Weekly Sportfishing Rundown
Thanksgiving Holiday Report
21 November 2014
Most fishing agendas are still focused on more protected areas due to the challenging elements this time of year. But the Thanksgiving Holiday typically marks the arrival of big rockfish into local waters, motivating anglers to venture out to open waters.
This year, the arrival of the bigger fish came a little early, as several nice striped bass pushing 50-pounds were boated this week. So now the news is out, and the rush is on as anglers from all over round up eels and head to the Eastern Shore side of the Bay. These super-sized gamefish are kicking off the now popular eeling trend, which has developed into an effective fishing method for the larger rockfish over the last several years. This technique involves drifting with live eels along the channel edges and the shoals off Plantation Light and the Bayside of Cape Charles. Anglers are also hooking some nicer fish to around 40-pounds while dunking live eels at various depths from the 4th island to the high rise section of the Bay Bridge-Tunnel.
Anglers are also still doing well with striped bass of all sizes all over the lower Bay when they can get out on the water. School-sized fish are available to casters working the lower bridge pilings, while boats using live bait over the tubes and casting near the islands of the CBBT, are finding a nice class of fish ranging to around 38-inches this week. Plenty of 10-pounders are hitting near the 1st and 2nd islands, with bird activity after dark signaling feeding fish for anglers. In lower Bay inlets, schoolies are still active under dock lighting and along bulkheads. A few keeper-sized gray trout are also lurking about the artificial islands of the CBBT recently.
Speckled trout are active in most of the shallows of the southern section of the lower Bay, as well as along the Bay and ocean surf lines. Surf anglers are pulling keeper fish from the wash near the Sandbridge fishing pier using grubs and cut bait. Most of the larger fish are coming from the Elizabeth River and Rudee Inlet, but Lynnhaven is also giving up some respectable trout lately. There are many ways to fish for specks, and all methods are producing lately. Many anglers are finding especially good luck with trolling grubs this week, especially in the Elizabeth River. Live-baiting in the cove area of the hot ditch in the River is also effective, with many fish pushing to around 25 to 26-inches hitting recently. Puppy drum and school-sized rockfish are also available in the shallows.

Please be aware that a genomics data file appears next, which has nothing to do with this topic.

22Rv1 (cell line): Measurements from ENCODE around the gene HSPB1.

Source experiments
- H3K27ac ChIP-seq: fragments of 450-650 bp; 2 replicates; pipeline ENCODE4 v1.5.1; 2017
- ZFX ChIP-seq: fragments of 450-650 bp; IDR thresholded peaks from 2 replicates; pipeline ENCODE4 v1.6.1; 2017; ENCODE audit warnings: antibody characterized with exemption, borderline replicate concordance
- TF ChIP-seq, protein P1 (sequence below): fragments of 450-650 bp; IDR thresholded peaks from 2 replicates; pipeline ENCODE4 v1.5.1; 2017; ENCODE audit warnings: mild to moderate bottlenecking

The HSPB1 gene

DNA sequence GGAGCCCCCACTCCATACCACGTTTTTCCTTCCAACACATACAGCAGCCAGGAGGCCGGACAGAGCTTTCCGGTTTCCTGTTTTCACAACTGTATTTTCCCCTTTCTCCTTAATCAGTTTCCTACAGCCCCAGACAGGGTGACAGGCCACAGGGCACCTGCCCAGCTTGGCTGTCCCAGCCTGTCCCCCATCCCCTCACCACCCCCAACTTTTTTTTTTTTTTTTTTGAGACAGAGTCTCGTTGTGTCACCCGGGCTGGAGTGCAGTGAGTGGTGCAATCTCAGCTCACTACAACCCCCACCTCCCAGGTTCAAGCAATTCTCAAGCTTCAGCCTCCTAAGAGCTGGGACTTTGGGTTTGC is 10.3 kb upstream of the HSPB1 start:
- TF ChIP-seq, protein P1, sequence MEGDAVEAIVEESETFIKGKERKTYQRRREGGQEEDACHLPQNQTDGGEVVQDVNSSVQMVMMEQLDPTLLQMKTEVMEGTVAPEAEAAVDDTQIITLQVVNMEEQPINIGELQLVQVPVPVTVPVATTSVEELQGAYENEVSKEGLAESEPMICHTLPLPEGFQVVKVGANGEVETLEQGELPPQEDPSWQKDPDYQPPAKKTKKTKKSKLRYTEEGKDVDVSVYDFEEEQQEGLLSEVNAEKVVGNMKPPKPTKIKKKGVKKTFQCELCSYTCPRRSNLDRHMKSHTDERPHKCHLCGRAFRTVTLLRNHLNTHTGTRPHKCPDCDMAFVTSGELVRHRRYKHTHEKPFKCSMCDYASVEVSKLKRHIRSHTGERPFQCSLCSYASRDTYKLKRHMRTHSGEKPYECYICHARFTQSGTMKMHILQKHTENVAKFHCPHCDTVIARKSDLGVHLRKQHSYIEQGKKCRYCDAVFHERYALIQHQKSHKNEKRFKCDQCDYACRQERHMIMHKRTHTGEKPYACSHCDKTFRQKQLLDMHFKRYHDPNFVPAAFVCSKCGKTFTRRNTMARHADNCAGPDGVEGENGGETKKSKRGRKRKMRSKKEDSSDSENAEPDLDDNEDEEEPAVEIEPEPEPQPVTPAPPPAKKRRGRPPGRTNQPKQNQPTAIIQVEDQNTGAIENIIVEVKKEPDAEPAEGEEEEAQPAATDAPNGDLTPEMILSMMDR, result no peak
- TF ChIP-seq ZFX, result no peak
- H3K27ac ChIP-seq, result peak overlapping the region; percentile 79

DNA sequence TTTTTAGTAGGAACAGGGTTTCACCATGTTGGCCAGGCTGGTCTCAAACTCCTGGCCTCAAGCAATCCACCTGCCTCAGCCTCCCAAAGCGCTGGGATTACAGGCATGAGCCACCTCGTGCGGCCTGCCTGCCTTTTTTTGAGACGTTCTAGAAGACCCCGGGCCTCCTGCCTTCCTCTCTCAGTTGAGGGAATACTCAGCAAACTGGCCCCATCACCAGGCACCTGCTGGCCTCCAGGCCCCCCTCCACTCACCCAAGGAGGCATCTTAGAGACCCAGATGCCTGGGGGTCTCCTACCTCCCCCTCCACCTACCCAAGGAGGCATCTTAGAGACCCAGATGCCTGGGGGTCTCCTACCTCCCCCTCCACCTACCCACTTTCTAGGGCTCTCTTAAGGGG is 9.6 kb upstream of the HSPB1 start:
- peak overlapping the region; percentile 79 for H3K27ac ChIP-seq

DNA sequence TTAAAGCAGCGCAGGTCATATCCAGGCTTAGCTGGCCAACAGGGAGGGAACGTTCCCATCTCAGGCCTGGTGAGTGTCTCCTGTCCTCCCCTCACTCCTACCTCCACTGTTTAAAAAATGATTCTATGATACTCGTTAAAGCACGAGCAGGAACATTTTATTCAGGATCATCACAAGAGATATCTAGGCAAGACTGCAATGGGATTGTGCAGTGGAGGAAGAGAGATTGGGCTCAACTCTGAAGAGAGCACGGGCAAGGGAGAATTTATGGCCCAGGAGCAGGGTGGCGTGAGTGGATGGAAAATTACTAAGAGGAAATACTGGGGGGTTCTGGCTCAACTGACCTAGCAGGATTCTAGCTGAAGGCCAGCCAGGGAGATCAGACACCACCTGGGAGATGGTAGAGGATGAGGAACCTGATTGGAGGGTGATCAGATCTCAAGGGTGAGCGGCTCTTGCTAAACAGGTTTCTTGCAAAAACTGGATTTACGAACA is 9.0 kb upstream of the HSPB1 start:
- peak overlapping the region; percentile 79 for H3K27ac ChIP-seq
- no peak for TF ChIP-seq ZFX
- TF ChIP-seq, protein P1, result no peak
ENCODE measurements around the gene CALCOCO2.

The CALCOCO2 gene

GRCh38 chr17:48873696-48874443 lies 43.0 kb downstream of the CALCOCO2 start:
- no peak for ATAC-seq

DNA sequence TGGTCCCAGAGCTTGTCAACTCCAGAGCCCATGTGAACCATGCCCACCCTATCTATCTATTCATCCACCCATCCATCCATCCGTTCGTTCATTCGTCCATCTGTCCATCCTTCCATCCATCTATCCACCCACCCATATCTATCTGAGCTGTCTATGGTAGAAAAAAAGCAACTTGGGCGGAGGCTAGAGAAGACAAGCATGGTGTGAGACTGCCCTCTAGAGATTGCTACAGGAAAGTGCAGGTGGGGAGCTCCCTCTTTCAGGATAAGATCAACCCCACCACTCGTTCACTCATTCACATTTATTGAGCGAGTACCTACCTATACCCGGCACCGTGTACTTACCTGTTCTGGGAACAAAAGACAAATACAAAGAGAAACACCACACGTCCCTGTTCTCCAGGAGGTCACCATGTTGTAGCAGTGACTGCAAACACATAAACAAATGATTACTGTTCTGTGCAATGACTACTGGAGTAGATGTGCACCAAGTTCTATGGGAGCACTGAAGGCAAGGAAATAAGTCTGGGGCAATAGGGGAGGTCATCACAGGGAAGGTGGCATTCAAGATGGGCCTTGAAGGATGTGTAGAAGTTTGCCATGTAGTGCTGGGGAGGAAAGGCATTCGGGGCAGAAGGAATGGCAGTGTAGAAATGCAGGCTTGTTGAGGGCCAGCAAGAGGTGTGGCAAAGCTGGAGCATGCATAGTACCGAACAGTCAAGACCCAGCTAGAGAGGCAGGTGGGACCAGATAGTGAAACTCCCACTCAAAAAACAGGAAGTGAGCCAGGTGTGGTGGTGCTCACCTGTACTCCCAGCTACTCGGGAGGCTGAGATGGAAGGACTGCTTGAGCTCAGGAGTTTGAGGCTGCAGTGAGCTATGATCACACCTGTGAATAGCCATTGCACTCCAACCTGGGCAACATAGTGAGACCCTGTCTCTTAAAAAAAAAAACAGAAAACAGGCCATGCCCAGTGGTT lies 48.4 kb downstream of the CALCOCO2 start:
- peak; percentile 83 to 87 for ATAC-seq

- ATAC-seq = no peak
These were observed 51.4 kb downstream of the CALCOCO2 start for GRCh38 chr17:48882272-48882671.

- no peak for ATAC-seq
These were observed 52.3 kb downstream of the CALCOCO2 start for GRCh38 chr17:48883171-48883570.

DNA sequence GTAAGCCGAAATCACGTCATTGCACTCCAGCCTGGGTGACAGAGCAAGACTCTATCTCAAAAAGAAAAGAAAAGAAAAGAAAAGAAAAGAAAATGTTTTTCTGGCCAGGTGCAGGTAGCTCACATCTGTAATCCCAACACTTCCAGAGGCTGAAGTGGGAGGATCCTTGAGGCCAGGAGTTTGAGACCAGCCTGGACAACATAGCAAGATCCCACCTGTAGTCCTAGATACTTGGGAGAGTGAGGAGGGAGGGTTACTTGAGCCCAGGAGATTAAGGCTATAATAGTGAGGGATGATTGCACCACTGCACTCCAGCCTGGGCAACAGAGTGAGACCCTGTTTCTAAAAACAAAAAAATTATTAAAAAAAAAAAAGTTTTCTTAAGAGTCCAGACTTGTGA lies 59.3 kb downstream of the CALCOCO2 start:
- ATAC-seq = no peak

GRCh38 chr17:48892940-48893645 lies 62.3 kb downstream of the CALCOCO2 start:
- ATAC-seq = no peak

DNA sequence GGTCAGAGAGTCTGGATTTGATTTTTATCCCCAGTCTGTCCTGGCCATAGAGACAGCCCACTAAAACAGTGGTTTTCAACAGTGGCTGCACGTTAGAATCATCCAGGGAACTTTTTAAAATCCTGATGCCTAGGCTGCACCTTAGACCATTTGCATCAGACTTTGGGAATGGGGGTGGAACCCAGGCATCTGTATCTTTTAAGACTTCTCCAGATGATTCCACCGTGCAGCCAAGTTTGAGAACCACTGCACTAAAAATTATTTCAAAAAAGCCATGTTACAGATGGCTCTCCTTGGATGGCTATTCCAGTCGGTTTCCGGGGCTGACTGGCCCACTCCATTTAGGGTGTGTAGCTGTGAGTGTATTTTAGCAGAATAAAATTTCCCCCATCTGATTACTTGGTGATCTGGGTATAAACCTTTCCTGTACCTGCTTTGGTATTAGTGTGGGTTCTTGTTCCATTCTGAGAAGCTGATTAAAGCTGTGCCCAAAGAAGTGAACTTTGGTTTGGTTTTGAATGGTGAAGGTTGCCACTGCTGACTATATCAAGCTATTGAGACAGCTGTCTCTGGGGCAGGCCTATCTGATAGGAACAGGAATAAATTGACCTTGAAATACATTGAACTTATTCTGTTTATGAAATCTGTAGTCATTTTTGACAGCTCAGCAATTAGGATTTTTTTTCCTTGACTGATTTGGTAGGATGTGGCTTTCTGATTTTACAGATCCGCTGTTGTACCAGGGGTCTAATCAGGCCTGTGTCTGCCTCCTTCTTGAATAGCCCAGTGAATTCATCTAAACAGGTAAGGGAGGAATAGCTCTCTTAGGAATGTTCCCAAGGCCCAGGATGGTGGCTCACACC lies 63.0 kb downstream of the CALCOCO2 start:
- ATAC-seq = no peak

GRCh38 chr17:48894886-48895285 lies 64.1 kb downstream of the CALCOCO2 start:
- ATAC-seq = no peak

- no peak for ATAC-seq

Many anglers are enjoying the good tautog action in the lower Bay when they can get to them. The tubes of the four artificial islands of the CBBT are the most popular tog locations, while many Bay wrecks, reefs and rubble piles are also giving up keeper fish. Some of these fish are pushing to well over 6-pounds, while the average fish is still around 2 to 3-pounds. Although fiddler crabs are excellent bait for tog in the Bay, other options, such as crabs and clams can work. Nearshore and offshore wrecks will become more popular as waters cool. Right now, nice seabass and keeper flounder are available on some of these deeper structures, along with a smattering of big gray triggerfish. Big chopper bluefish are also hitting around many of these structures lately, but this action is hit and miss. Acres of big false albacore are popping up everywhere from the Triangles to the Chesapeake Light Tower, taunting larger predators. Bluefin tuna could make a showing in these same areas, but no confirmed hookups have materialized as of yet.
Deep dropping is productive when the weather allows. Recent trips are reporting big blueline tilefish, nice snowy grouper, and big chopper bluefish mixed in with jumbo seabass in water averaging to around 300-feet. Deeper areas around the Canyon are also holding nice blackbellied rosefish and golden tilefish.
Offshore, most of the action is further south off Carolina, with yellowfin tuna, blackfin tuna, and bigeye tuna possibilities. A few wahoo are also still around.